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Tall Grass Story: the Little Landscape on the Prairie

June 21, 1997|From Associated Press

The tall-grass prairie, once an ocean teeming with wildlife, is now nothing more than a puddle here, a trickle there. When the first European explorers left this new country's Eastern forests, they encountered 142 million acres of tall-grass prairie. Now, nearly all the prairies are gone. But there has been a resurgence of interest in them.

"We're like children gobbling cake. When it's almost gone, we realize too late what we wasted and nearly missed," says John Madson, author of two books--"Tallgrass Prairies" and "Where the Sky Began." Madson, an Iowa native, has spent a lifetime writing about wildlife and the natural history of prairies, plains and rivers.

In the past 10 years, Madson has noticed a marked increase in prairies. Not only are large tracts of prairie being preserved or restored (such as the 8,600-acre Konza Prairie in Kansas, the 32,000-acre Tallgrass Prairie in Oklahoma and the 8,600-acre Walnut Creek National Wildlife Refuge in Iowa), smaller pieces are also being restored on both public and private property.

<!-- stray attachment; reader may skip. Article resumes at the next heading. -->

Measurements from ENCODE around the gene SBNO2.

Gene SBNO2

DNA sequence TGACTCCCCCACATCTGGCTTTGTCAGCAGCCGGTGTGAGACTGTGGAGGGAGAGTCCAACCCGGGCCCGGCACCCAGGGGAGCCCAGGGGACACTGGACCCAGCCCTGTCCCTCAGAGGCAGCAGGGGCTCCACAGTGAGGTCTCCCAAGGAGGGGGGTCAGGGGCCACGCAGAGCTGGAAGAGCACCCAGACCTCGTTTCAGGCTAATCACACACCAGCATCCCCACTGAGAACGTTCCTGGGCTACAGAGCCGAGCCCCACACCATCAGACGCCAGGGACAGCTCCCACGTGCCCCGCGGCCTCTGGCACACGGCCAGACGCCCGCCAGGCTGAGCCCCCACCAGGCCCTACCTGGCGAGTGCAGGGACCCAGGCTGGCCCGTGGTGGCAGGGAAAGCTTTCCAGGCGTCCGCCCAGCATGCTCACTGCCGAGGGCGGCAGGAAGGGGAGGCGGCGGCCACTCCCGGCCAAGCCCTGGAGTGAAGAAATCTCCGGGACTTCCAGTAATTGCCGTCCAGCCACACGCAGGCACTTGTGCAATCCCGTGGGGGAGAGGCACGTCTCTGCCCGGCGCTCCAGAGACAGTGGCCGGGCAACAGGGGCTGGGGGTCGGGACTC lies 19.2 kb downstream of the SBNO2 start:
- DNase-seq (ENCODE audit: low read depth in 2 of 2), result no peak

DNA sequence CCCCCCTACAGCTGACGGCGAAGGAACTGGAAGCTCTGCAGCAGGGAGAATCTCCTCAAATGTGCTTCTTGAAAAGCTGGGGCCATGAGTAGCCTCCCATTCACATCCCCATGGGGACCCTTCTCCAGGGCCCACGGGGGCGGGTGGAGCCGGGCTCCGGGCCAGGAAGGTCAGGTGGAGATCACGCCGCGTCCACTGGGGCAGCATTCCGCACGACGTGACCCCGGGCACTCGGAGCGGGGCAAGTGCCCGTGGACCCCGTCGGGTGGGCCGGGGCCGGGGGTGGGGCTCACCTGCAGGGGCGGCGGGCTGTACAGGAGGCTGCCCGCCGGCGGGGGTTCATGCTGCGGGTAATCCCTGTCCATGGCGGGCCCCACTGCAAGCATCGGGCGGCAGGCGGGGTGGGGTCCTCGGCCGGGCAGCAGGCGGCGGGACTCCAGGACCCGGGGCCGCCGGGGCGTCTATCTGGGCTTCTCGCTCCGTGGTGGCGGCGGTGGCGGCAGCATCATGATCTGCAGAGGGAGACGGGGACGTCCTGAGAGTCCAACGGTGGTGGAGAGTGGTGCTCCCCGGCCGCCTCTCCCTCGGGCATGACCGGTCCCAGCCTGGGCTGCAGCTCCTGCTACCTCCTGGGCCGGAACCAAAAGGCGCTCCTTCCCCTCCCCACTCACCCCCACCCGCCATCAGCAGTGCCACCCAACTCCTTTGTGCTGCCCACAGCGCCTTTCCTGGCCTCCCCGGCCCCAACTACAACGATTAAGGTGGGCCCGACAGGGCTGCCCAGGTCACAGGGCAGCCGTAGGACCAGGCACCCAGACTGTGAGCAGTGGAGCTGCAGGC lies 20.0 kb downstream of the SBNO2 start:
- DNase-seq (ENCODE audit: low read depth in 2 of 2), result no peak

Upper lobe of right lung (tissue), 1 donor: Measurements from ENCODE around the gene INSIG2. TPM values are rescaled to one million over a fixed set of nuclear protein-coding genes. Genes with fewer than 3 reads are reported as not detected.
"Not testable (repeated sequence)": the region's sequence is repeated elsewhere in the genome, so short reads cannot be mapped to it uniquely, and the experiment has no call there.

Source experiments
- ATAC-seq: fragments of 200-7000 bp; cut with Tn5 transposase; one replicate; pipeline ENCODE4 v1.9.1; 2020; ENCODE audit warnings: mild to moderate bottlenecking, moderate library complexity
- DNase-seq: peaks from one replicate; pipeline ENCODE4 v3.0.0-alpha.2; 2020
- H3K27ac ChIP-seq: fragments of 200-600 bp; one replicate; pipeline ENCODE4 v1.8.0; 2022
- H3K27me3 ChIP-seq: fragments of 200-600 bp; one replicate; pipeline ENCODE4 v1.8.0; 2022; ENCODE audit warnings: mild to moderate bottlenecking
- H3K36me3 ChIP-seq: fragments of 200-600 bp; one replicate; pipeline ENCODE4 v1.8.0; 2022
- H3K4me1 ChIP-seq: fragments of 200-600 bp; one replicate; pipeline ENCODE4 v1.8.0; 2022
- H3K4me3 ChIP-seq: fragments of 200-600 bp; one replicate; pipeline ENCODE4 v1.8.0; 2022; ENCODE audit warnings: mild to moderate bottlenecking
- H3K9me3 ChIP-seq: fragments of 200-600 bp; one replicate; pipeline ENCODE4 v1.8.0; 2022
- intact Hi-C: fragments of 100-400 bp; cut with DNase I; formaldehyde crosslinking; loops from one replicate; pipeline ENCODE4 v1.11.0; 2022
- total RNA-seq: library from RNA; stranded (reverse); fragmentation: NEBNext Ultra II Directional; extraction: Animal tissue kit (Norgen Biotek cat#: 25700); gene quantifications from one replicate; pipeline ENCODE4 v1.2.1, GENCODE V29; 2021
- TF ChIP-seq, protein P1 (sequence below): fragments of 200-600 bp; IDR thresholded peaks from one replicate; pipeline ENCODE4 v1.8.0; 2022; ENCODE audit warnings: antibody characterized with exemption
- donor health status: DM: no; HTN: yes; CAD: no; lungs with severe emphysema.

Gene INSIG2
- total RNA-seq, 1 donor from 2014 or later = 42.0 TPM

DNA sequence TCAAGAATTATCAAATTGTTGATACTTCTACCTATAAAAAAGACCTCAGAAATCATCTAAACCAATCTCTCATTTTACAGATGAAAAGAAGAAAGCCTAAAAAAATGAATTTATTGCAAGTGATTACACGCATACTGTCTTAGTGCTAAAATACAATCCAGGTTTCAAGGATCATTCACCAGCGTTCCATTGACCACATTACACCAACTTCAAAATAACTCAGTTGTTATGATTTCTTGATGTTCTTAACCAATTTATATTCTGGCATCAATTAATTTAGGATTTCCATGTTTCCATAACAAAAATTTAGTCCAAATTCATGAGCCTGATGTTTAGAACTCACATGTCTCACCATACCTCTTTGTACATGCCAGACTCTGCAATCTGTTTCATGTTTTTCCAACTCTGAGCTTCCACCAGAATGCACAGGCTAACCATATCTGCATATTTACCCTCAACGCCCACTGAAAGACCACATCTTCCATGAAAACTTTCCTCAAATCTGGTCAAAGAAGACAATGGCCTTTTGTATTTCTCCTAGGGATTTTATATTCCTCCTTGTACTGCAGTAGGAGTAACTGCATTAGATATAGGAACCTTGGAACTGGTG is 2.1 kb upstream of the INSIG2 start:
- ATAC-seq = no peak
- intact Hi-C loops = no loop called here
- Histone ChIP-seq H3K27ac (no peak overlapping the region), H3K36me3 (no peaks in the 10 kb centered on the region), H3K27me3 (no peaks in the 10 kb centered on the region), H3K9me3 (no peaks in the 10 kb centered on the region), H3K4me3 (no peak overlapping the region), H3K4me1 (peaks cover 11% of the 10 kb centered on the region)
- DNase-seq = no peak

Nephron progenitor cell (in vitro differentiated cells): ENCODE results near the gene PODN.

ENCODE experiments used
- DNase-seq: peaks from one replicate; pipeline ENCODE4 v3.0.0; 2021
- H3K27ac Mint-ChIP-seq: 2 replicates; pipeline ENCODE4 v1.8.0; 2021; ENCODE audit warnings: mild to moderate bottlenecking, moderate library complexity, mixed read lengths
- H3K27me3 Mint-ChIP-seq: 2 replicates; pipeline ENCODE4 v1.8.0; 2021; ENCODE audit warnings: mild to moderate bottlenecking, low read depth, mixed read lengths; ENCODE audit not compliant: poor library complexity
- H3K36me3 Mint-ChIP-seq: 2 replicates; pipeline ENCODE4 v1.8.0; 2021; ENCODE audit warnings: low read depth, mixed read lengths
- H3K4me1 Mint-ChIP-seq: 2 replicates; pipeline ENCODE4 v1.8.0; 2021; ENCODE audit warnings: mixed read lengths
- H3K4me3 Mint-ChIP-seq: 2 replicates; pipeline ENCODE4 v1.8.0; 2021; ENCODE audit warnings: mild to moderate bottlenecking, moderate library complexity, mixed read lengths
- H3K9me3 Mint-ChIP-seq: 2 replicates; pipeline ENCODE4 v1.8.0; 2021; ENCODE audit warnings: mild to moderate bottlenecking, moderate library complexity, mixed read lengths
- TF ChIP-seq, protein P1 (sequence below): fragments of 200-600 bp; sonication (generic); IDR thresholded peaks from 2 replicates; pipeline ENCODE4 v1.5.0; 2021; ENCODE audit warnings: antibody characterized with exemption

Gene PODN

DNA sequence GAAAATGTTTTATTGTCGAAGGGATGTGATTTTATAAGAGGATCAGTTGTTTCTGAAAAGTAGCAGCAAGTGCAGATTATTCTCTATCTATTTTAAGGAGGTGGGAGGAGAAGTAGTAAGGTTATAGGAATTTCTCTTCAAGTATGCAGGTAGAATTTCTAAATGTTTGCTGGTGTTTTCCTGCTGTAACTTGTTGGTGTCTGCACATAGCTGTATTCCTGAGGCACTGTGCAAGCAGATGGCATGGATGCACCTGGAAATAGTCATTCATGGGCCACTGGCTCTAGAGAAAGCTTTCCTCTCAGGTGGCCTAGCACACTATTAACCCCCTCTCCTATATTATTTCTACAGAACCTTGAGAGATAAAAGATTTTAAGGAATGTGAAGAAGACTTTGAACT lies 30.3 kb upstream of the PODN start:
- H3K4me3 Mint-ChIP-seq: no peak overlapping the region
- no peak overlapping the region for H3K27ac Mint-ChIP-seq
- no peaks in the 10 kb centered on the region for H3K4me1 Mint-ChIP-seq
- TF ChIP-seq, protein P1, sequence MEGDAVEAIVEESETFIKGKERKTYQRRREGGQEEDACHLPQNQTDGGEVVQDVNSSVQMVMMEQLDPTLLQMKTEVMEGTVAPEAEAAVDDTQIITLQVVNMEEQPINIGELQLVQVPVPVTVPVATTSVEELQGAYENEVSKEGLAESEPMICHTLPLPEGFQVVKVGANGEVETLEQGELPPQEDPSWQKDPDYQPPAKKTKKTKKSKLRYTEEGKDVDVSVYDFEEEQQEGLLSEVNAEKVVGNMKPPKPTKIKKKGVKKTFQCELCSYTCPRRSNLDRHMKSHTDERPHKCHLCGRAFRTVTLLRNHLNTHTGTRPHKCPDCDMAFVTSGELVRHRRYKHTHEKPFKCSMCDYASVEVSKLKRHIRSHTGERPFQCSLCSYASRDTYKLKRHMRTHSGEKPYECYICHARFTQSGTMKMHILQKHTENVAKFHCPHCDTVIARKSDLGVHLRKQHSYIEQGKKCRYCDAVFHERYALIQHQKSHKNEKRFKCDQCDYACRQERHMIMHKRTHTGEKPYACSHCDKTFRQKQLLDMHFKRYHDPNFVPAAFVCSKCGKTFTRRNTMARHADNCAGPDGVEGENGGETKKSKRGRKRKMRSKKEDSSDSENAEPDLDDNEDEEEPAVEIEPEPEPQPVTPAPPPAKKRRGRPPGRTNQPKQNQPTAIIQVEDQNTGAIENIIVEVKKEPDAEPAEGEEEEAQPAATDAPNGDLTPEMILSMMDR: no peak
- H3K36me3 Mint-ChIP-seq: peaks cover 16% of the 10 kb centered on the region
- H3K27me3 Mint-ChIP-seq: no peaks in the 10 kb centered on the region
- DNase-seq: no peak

"There's a number of factors that account for this," Madson says.

Perhaps the main reason is the rare beauty of the prairie that is generating this renewed interest.

"There are some absolutely spectacular plants you won't find anywhere else. We need to keep what little wilderness we have," Madson says.

"Like the great conservation writer Aldo Leopold once wrote, 'Relegating wilderness to Alaska is like relegating our happiness to heaven--we might not get to either place.' "

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